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3 Japanese video games that should really get a U.S. release

We tried three games at Tokyo Game Show we think American audiences would love.


Imad Khan


Posted on Sep 30, 2015   Updated on May 27, 2021, 9:28 pm CDT

This month, Tokyo Game Show showed us a lot of cool games. While many of the titles will be making their way to the U.S. in the coming year, there are a few that won’t. And that’s a damn shame. 

That’s why we’ve put together a list of games we think U.S. audiences would love if they were to get a western release.

1)  Mobile Suit Gundam: Extreme VS-Force

The first one is a bit out of left field. It’s a Gundam game exclusive to the PS Vita. It’s been such a long time since a Gundam game has come out in the U.S. that even Bandai/Namco’s online store pulls up zero results. 

We’ll be honest, Extreme VS-Force wasn’t the most remarkable game we played at TGS, but when you’re deprived of something for long enough, you’re kind of willing to take anything. As much as we hope that this popular franchise makes it stateside, it could be a hard sell for Bandai/Namco. There must be a reason why Gundam games don’t see western releases often. And there’s the little issue of the PlayStation Vita’s player base. At only 12.26 million units sold worldwide, mostly in Europe and Japan, it looks like American audiences haven’t caught on. Bandai/Namco did announce during the show that the game will be made available in English. And since the PS Vita is region free, U.S. gamers who really want it should be able to import it without too much fuss.

2) Monster Hunter X

We think it’s painfully obvious that Monster Hunter X for the Nintendo 3DS should get a U.S. release. The previous entry, Monster Hunter 4 Ultimate, shipped a whopping 1 million units in Europe and North America. That’s incredibe for a franchise that has minimal name recognition in the west. We actually got to sit down and play Monster Hunter X for an extended period of time at TGS, and our impressions were positive. Gameplay felt incredibly tight and solid. Just like past Monster Hunter games, the world was colorful and lush, and of course monsters were varied and actually required timing and strategy to beat. It also adds the Hunter Art Gauge, specific to weapon types, which should add to variety and strategy. While Capcom has hinted that it plans to bring Monster Hunter X to North America and Europe, there’s no announced release date.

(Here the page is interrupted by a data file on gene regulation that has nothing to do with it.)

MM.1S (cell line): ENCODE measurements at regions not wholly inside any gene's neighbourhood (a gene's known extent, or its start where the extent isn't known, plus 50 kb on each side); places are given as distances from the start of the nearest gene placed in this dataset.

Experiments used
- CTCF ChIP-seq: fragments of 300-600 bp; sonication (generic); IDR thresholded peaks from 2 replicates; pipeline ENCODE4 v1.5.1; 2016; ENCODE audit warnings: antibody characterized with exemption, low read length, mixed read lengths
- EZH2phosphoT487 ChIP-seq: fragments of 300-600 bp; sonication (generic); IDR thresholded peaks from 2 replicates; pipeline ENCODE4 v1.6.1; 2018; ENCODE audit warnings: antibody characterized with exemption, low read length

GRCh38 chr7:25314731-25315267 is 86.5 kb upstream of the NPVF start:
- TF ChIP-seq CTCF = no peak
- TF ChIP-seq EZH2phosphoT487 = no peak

3) Phantasy Star Online 

Remember playing Phantasy Star Online on the Sega Dreamcast? Well, did you know that there’s a Phantasy Star Online 2, and it’s been out in Japan since 2012. Blasphemy. 

Sega dedicated a massive portion of its booth to the online hack-and-slash game during TGS. But why would Sega be so heavily promoting a game that’s been out for three years? Well, it’s because the game is making it’s way to the PlayStation 4. Fans have been craving another PSO game in the west since Phantasy Star Online Episode I & II, released on the Gamecube back in October of 2002. 

Luckily Sega let us play the game at this year’s show, starting with a beginner demo. Since it was originally developed for PC and Vita, PSO 2 isn’t the most graphically impressive game on PS4. But that’s OK. Sometimes it’s not about the graphics. The combat is your standard hack-and-slash, but knowing PSO, there’s likely depth to the upgrade system. Just like the first Phantasy Star Online, the real joy comes down to getting a solid group of players to take down a massive enemy. Considering the massive success of the PS4 in the west, here’s hoping Sega announces something soon. (Yes, we know it is possible to Play PSO 2 in the U.S., but it’s not really that official. It’d be great to see a full U.S. release.)

Photo via Imad Khan

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*First Published: Sep 30, 2015, 4:54 pm CDT